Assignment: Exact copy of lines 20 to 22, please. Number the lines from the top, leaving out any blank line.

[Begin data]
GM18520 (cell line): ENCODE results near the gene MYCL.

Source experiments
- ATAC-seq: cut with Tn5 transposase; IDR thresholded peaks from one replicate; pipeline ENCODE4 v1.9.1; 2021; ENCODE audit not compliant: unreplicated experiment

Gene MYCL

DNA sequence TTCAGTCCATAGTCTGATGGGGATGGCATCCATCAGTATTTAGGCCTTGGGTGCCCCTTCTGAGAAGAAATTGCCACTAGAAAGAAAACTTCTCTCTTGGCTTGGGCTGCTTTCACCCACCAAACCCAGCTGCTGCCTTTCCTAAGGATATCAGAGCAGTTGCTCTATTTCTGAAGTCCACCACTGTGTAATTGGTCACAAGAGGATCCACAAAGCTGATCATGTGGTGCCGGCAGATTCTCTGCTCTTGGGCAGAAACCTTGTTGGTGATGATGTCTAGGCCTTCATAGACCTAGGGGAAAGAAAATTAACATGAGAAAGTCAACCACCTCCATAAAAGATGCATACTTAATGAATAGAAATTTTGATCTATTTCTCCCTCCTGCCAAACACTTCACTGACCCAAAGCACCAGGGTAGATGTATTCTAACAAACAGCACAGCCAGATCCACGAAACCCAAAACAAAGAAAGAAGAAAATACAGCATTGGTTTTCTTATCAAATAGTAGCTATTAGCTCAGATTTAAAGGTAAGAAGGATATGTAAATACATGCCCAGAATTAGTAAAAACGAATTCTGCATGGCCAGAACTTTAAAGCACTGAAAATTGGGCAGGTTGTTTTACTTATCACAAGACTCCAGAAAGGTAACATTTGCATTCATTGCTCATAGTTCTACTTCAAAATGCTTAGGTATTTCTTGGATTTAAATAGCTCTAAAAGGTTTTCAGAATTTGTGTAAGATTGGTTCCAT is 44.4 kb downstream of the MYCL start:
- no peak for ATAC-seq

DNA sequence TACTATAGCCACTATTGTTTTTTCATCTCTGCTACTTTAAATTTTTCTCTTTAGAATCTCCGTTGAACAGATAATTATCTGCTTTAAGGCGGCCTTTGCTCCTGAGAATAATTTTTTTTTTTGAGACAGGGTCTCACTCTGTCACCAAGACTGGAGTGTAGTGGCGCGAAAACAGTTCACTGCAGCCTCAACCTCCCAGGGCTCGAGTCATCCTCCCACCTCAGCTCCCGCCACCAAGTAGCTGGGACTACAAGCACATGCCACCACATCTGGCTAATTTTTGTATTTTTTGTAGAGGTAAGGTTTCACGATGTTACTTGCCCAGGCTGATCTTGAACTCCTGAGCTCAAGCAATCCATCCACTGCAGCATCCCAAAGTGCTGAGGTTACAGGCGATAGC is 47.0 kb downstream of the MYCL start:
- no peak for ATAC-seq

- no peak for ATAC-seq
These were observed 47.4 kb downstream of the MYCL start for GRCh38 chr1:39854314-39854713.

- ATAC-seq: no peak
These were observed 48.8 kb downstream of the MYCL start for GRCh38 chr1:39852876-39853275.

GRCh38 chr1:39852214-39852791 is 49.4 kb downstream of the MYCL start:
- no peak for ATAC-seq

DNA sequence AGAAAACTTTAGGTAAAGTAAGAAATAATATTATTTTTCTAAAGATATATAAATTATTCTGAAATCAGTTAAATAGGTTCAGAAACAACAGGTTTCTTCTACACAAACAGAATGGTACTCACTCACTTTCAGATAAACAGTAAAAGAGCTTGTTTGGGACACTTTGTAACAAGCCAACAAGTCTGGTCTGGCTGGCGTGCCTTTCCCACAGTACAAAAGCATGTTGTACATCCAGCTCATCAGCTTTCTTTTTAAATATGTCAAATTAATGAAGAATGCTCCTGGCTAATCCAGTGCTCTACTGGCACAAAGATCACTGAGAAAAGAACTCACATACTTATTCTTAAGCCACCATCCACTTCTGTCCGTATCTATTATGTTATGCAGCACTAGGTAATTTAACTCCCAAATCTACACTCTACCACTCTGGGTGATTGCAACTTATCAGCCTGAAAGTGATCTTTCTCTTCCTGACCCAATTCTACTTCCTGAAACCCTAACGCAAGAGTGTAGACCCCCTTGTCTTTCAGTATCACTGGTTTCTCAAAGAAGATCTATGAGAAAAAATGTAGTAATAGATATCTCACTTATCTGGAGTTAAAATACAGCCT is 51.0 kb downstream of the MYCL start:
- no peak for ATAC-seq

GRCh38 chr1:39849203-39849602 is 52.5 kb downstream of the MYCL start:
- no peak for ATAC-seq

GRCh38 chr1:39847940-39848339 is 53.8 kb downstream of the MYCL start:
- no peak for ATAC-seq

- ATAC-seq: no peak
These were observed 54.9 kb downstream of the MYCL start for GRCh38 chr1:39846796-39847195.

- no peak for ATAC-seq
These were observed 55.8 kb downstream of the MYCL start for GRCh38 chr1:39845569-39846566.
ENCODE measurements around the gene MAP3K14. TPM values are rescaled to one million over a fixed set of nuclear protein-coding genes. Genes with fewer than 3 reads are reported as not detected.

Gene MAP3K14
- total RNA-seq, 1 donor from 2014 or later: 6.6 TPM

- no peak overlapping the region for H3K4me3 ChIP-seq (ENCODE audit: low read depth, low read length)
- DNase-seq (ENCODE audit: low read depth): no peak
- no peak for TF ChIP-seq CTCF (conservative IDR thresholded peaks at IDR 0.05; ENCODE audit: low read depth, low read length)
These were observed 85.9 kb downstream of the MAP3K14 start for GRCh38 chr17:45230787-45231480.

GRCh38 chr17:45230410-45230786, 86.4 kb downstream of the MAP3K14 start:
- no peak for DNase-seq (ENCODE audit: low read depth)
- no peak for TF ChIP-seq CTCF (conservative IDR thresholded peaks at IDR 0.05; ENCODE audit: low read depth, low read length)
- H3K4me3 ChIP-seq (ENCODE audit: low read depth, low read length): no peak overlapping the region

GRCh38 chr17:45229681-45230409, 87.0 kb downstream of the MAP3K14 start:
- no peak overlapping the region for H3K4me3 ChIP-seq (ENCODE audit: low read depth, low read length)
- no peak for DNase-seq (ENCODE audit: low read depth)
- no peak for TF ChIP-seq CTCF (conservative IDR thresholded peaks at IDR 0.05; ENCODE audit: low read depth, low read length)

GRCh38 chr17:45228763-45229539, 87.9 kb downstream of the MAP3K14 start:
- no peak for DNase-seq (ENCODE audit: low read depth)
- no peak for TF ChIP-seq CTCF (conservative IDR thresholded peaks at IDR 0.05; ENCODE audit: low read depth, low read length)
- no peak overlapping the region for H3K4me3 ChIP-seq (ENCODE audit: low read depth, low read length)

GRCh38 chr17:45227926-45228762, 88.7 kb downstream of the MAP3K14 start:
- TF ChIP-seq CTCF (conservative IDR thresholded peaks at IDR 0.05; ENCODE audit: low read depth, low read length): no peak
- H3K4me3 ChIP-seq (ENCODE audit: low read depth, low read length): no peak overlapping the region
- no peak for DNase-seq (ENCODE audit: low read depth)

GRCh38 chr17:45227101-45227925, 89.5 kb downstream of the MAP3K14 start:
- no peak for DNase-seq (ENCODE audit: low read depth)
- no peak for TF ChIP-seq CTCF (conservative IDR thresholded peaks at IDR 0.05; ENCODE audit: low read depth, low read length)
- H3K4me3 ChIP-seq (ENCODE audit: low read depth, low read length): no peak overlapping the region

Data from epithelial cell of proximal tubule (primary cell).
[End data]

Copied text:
- no peak for ATAC-seq

- ATAC-seq: no peak
These were observed 54.9 kb downstream of the MYCL start for GRCh38 chr1:39846796-39847195.